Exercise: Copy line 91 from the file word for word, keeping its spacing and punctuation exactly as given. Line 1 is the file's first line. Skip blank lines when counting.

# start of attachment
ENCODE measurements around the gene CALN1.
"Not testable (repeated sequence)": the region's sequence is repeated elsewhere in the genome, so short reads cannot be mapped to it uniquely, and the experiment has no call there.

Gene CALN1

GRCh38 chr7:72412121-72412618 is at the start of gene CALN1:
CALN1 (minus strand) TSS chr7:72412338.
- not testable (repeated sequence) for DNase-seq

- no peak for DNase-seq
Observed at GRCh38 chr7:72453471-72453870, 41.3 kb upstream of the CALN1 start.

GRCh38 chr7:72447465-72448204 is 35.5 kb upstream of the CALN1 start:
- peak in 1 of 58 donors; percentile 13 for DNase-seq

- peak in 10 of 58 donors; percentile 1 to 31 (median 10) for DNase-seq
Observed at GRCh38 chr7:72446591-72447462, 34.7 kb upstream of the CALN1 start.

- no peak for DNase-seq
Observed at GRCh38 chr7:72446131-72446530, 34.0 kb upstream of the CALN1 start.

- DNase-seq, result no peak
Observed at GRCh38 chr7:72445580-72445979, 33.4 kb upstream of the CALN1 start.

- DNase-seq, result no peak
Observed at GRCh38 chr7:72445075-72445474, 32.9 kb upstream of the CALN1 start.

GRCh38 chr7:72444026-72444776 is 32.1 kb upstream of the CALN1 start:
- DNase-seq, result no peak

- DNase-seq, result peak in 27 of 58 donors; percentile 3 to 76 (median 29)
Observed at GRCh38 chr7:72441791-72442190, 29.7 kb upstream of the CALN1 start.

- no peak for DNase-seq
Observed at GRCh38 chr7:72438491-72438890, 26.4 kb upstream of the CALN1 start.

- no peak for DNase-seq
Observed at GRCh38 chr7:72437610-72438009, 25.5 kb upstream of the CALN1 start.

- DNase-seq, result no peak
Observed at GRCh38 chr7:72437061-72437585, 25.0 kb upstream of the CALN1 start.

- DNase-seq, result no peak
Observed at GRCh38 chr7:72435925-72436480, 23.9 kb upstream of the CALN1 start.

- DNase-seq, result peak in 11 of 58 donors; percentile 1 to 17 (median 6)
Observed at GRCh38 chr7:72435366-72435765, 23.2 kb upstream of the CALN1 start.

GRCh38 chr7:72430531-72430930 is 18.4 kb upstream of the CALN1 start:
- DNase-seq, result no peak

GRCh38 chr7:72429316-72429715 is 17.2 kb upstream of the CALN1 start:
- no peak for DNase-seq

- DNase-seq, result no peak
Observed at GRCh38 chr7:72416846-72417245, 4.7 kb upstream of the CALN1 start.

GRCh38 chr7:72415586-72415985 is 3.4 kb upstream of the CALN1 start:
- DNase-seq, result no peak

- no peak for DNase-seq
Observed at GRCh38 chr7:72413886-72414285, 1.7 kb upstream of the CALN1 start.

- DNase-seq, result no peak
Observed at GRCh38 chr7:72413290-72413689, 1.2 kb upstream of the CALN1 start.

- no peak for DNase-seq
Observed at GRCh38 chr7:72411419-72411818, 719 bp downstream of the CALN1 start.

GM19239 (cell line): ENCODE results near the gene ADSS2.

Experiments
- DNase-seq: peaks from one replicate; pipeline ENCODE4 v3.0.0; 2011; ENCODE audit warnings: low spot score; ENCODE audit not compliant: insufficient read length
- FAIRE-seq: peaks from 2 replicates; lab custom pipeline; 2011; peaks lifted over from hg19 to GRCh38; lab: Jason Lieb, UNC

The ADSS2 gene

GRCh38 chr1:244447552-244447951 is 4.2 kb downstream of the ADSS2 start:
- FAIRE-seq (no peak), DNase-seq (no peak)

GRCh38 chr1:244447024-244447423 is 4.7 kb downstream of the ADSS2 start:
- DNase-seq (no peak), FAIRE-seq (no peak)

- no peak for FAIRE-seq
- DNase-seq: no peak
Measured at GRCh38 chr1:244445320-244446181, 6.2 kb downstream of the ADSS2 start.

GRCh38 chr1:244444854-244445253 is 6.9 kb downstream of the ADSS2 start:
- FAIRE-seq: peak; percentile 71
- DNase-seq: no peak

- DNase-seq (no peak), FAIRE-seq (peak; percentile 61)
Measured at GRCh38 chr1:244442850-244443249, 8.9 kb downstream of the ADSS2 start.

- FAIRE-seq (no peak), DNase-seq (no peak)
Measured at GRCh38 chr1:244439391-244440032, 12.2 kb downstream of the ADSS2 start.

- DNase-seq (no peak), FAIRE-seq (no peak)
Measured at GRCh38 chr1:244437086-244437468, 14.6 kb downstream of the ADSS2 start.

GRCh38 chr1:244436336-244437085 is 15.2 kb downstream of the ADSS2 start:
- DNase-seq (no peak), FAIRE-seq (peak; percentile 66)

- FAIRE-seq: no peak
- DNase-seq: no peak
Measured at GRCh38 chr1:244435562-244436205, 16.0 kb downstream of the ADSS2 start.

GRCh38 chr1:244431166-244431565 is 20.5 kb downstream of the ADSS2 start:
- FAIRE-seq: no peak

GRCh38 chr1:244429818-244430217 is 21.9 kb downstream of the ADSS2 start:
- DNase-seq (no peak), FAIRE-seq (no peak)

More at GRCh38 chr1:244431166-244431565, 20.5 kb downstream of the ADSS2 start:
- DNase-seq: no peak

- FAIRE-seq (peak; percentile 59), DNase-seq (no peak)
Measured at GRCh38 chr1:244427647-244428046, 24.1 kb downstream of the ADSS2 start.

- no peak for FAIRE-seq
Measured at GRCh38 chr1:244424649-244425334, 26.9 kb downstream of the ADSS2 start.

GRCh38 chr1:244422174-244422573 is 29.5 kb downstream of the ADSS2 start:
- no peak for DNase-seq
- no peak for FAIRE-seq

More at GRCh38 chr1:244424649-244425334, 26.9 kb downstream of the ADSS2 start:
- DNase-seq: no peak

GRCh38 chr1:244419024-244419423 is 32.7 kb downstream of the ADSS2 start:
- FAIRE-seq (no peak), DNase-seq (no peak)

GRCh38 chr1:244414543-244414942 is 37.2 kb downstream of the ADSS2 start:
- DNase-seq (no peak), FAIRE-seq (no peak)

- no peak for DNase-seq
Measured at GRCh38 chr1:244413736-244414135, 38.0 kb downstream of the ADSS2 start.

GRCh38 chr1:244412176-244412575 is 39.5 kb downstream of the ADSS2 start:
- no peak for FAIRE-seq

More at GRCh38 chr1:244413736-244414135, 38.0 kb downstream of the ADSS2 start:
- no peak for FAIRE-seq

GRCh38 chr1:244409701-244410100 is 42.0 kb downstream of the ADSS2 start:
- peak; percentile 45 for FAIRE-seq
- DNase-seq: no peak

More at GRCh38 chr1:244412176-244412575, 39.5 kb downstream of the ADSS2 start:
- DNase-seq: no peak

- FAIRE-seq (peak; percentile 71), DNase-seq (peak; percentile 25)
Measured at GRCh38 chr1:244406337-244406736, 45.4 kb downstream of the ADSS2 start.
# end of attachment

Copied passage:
- DNase-seq (no peak), FAIRE-seq (no peak)